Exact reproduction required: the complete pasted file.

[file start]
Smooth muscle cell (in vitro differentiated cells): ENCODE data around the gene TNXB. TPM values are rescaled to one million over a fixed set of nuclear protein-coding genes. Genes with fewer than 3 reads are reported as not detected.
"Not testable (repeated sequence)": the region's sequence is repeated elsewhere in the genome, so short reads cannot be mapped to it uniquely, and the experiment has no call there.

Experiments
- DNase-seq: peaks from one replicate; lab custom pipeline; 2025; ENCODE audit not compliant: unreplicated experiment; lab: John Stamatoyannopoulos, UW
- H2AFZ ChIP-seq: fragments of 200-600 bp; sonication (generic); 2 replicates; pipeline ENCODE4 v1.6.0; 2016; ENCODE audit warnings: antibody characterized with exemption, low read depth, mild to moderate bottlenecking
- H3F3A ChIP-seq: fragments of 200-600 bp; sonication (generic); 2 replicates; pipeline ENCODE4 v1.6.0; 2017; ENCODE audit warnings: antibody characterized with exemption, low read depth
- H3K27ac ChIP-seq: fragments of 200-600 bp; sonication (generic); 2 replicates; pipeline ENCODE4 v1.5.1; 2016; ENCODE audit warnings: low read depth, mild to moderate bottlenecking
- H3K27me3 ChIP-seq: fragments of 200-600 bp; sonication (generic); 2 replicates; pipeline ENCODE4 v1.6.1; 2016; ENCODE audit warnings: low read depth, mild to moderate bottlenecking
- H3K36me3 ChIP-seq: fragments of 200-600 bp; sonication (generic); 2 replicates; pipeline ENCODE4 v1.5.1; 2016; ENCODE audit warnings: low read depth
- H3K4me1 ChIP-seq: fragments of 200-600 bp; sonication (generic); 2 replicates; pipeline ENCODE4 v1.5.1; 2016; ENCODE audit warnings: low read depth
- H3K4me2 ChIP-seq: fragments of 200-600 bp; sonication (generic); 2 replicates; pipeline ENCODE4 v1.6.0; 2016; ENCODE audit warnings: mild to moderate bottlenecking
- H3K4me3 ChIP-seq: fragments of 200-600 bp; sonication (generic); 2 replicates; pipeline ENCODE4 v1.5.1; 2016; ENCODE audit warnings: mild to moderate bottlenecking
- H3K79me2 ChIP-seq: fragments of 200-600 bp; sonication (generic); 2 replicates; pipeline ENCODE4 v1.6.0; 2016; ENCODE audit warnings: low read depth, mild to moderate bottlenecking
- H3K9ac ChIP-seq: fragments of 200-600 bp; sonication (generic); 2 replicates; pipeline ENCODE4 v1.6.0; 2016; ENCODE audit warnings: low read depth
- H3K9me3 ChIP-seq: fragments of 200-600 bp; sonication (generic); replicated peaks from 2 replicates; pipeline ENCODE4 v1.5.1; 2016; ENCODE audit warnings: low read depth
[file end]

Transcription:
Smooth muscle cell (in vitro differentiated cells): ENCODE data around the gene TNXB. TPM values are rescaled to one million over a fixed set of nuclear protein-coding genes. Genes with fewer than 3 reads are reported as not detected.
"Not testable (repeated sequence)": the region's sequence is repeated elsewhere in the genome, so short reads cannot be mapped to it uniquely, and the experiment has no call there.

Experiments
- DNase-seq: peaks from one replicate; lab custom pipeline; 2025; ENCODE audit not compliant: unreplicated experiment; lab: John Stamatoyannopoulos, UW
- H2AFZ ChIP-seq: fragments of 200-600 bp; sonication (generic); 2 replicates; pipeline ENCODE4 v1.6.0; 2016; ENCODE audit warnings: antibody characterized with exemption, low read depth, mild to moderate bottlenecking
- H3F3A ChIP-seq: fragments of 200-600 bp; sonication (generic); 2 replicates; pipeline ENCODE4 v1.6.0; 2017; ENCODE audit warnings: antibody characterized with exemption, low read depth
- H3K27ac ChIP-seq: fragments of 200-600 bp; sonication (generic); 2 replicates; pipeline ENCODE4 v1.5.1; 2016; ENCODE audit warnings: low read depth, mild to moderate bottlenecking
- H3K27me3 ChIP-seq: fragments of 200-600 bp; sonication (generic); 2 replicates; pipeline ENCODE4 v1.6.1; 2016; ENCODE audit warnings: low read depth, mild to moderate bottlenecking
- H3K36me3 ChIP-seq: fragments of 200-600 bp; sonication (generic); 2 replicates; pipeline ENCODE4 v1.5.1; 2016; ENCODE audit warnings: low read depth
- H3K4me1 ChIP-seq: fragments of 200-600 bp; sonication (generic); 2 replicates; pipeline ENCODE4 v1.5.1; 2016; ENCODE audit warnings: low read depth
- H3K4me2 ChIP-seq: fragments of 200-600 bp; sonication (generic); 2 replicates; pipeline ENCODE4 v1.6.0; 2016; ENCODE audit warnings: mild to moderate bottlenecking
- H3K4me3 ChIP-seq: fragments of 200-600 bp; sonication (generic); 2 replicates; pipeline ENCODE4 v1.5.1; 2016; ENCODE audit warnings: mild to moderate bottlenecking
- H3K79me2 ChIP-seq: fragments of 200-600 bp; sonication (generic); 2 replicates; pipeline ENCODE4 v1.6.0; 2016; ENCODE audit warnings: low read depth, mild to moderate bottlenecking
- H3K9ac ChIP-seq: fragments of 200-600 bp; sonication (generic); 2 replicates; pipeline ENCODE4 v1.6.0; 2016; ENCODE audit warnings: low read depth
- H3K9me3 ChIP-seq: fragments of 200-600 bp; sonication (generic); replicated peaks from 2 replicates; pipeline ENCODE4 v1.5.1; 2016; ENCODE audit warnings: low read depth